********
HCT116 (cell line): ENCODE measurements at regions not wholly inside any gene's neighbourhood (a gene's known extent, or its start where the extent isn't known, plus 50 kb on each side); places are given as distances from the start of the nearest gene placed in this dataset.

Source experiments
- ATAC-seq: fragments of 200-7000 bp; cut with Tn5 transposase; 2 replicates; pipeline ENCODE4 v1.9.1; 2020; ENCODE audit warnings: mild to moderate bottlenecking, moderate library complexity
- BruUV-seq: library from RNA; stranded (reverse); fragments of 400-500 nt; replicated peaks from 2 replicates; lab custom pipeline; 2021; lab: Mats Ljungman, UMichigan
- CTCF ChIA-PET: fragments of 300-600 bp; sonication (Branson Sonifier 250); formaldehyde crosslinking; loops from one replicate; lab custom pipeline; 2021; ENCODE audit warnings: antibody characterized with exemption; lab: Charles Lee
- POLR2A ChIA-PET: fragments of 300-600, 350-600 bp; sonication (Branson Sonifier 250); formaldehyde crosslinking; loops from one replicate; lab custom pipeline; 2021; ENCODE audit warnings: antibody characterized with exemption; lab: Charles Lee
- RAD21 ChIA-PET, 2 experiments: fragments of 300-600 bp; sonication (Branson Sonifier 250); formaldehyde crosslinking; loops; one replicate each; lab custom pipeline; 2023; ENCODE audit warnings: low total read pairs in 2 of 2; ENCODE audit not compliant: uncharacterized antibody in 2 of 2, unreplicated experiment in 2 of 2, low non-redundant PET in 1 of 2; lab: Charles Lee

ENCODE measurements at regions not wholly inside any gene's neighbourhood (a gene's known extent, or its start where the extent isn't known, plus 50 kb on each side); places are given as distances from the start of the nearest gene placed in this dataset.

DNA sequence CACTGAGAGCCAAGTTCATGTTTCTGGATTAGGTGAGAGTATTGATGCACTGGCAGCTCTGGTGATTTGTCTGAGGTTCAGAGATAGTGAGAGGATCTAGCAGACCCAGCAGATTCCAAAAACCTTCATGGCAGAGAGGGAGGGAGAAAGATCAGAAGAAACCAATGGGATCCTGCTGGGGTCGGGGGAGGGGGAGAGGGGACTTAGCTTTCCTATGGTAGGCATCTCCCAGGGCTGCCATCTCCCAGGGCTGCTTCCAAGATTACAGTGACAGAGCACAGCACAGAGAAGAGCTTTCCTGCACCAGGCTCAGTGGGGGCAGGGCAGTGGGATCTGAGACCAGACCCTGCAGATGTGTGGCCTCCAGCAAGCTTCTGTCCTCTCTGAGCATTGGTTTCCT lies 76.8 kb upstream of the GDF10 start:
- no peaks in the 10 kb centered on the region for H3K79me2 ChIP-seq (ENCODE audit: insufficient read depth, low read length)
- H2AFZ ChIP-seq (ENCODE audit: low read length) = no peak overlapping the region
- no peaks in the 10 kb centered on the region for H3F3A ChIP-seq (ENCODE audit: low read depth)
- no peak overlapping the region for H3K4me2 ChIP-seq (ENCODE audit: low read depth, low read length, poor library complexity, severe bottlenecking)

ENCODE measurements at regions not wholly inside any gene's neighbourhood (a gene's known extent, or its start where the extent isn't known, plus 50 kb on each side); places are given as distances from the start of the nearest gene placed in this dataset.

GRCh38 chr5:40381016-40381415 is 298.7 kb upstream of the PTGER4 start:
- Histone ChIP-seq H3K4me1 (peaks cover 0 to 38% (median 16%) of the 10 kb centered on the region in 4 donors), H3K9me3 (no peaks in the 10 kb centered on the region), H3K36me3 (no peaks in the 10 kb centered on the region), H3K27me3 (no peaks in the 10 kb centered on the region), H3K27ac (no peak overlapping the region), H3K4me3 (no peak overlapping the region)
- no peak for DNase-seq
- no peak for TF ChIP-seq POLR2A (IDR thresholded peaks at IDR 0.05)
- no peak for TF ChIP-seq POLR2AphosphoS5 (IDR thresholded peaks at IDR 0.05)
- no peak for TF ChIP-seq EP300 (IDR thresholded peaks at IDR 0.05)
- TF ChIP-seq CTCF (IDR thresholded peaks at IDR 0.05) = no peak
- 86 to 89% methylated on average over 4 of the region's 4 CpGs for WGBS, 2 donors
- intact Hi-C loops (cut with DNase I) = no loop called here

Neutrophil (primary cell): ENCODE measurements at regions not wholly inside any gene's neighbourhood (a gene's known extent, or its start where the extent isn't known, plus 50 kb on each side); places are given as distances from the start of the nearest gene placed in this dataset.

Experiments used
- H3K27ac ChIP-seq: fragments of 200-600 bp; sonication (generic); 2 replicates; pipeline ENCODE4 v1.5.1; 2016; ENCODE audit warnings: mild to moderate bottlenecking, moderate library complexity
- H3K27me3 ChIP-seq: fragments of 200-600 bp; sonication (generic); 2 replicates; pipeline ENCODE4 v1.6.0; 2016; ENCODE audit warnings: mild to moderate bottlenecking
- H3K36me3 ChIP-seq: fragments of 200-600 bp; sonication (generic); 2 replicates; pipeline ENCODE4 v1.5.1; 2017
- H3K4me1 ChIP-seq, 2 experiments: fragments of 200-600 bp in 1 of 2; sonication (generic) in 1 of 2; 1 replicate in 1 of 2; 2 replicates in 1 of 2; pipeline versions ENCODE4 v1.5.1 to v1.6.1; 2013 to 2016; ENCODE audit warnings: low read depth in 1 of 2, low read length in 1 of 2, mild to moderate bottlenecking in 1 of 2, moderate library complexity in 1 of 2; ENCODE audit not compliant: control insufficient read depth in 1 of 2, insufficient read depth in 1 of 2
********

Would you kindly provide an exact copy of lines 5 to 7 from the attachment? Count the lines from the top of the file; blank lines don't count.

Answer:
- CTCF ChIA-PET: fragments of 300-600 bp; sonication (Branson Sonifier 250); formaldehyde crosslinking; loops from one replicate; lab custom pipeline; 2021; ENCODE audit warnings: antibody characterized with exemption; lab: Charles Lee
- POLR2A ChIA-PET: fragments of 300-600, 350-600 bp; sonication (Branson Sonifier 250); formaldehyde crosslinking; loops from one replicate; lab custom pipeline; 2021; ENCODE audit warnings: antibody characterized with exemption; lab: Charles Lee
- RAD21 ChIA-PET, 2 experiments: fragments of 300-600 bp; sonication (Branson Sonifier 250); formaldehyde crosslinking; loops; one replicate each; lab custom pipeline; 2023; ENCODE audit warnings: low total read pairs in 2 of 2; ENCODE audit not compliant: uncharacterized antibody in 2 of 2, unreplicated experiment in 2 of 2, low non-redundant PET in 1 of 2; lab: Charles Lee